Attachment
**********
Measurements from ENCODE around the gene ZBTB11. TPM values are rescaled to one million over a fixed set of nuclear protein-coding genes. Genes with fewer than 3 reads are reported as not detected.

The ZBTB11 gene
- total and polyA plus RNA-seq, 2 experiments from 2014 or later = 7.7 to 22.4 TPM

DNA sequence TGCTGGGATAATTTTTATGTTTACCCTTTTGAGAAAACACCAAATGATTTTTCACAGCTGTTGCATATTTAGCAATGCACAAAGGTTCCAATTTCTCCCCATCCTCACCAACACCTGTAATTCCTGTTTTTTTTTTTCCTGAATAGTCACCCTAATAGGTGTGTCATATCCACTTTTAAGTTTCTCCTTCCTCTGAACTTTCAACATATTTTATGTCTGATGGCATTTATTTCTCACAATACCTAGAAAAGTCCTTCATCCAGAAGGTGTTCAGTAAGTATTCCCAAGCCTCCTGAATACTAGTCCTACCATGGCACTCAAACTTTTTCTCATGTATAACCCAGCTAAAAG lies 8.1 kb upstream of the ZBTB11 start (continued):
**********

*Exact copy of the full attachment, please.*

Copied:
Measurements from ENCODE around the gene ZBTB11. TPM values are rescaled to one million over a fixed set of nuclear protein-coding genes. Genes with fewer than 3 reads are reported as not detected.

The ZBTB11 gene
- total and polyA plus RNA-seq, 2 experiments from 2014 or later = 7.7 to 22.4 TPM

DNA sequence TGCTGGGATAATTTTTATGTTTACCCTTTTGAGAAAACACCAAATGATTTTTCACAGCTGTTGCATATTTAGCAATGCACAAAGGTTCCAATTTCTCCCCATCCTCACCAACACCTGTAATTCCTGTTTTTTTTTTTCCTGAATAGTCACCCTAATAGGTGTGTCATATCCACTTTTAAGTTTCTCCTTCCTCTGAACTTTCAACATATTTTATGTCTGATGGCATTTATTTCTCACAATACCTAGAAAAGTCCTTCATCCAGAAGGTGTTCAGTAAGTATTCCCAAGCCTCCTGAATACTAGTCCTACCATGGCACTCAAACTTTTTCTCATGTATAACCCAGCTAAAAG lies 8.1 kb upstream of the ZBTB11 start (continued):